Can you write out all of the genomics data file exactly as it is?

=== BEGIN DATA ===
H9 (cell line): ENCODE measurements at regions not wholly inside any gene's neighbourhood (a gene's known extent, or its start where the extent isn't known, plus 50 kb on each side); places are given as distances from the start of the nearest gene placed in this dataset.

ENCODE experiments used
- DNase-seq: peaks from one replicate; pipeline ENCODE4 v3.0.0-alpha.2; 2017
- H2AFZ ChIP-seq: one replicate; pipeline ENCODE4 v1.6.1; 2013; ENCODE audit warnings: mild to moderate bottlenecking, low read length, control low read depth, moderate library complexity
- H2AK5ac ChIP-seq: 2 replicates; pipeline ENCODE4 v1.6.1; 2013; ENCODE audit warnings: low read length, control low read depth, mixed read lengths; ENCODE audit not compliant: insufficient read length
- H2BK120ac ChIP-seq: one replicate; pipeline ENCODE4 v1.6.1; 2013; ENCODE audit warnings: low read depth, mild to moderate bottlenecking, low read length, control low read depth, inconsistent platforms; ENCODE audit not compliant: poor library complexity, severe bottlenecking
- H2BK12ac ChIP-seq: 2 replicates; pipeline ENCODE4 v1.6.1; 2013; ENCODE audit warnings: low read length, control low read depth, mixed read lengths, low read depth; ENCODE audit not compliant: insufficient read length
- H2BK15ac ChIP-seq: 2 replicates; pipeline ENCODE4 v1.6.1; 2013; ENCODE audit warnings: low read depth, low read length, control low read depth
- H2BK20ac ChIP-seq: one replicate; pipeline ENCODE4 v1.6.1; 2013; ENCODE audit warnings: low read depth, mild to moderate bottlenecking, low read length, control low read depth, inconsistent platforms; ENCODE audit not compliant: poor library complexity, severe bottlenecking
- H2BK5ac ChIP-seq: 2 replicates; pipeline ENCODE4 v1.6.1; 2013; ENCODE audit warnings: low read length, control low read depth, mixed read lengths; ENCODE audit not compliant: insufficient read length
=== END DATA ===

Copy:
H9 (cell line): ENCODE measurements at regions not wholly inside any gene's neighbourhood (a gene's known extent, or its start where the extent isn't known, plus 50 kb on each side); places are given as distances from the start of the nearest gene placed in this dataset.

ENCODE experiments used
- DNase-seq: peaks from one replicate; pipeline ENCODE4 v3.0.0-alpha.2; 2017
- H2AFZ ChIP-seq: one replicate; pipeline ENCODE4 v1.6.1; 2013; ENCODE audit warnings: mild to moderate bottlenecking, low read length, control low read depth, moderate library complexity
- H2AK5ac ChIP-seq: 2 replicates; pipeline ENCODE4 v1.6.1; 2013; ENCODE audit warnings: low read length, control low read depth, mixed read lengths; ENCODE audit not compliant: insufficient read length
- H2BK120ac ChIP-seq: one replicate; pipeline ENCODE4 v1.6.1; 2013; ENCODE audit warnings: low read depth, mild to moderate bottlenecking, low read length, control low read depth, inconsistent platforms; ENCODE audit not compliant: poor library complexity, severe bottlenecking
- H2BK12ac ChIP-seq: 2 replicates; pipeline ENCODE4 v1.6.1; 2013; ENCODE audit warnings: low read length, control low read depth, mixed read lengths, low read depth; ENCODE audit not compliant: insufficient read length
- H2BK15ac ChIP-seq: 2 replicates; pipeline ENCODE4 v1.6.1; 2013; ENCODE audit warnings: low read depth, low read length, control low read depth
- H2BK20ac ChIP-seq: one replicate; pipeline ENCODE4 v1.6.1; 2013; ENCODE audit warnings: low read depth, mild to moderate bottlenecking, low read length, control low read depth, inconsistent platforms; ENCODE audit not compliant: poor library complexity, severe bottlenecking
- H2BK5ac ChIP-seq: 2 replicates; pipeline ENCODE4 v1.6.1; 2013; ENCODE audit warnings: low read length, control low read depth, mixed read lengths; ENCODE audit not compliant: insufficient read length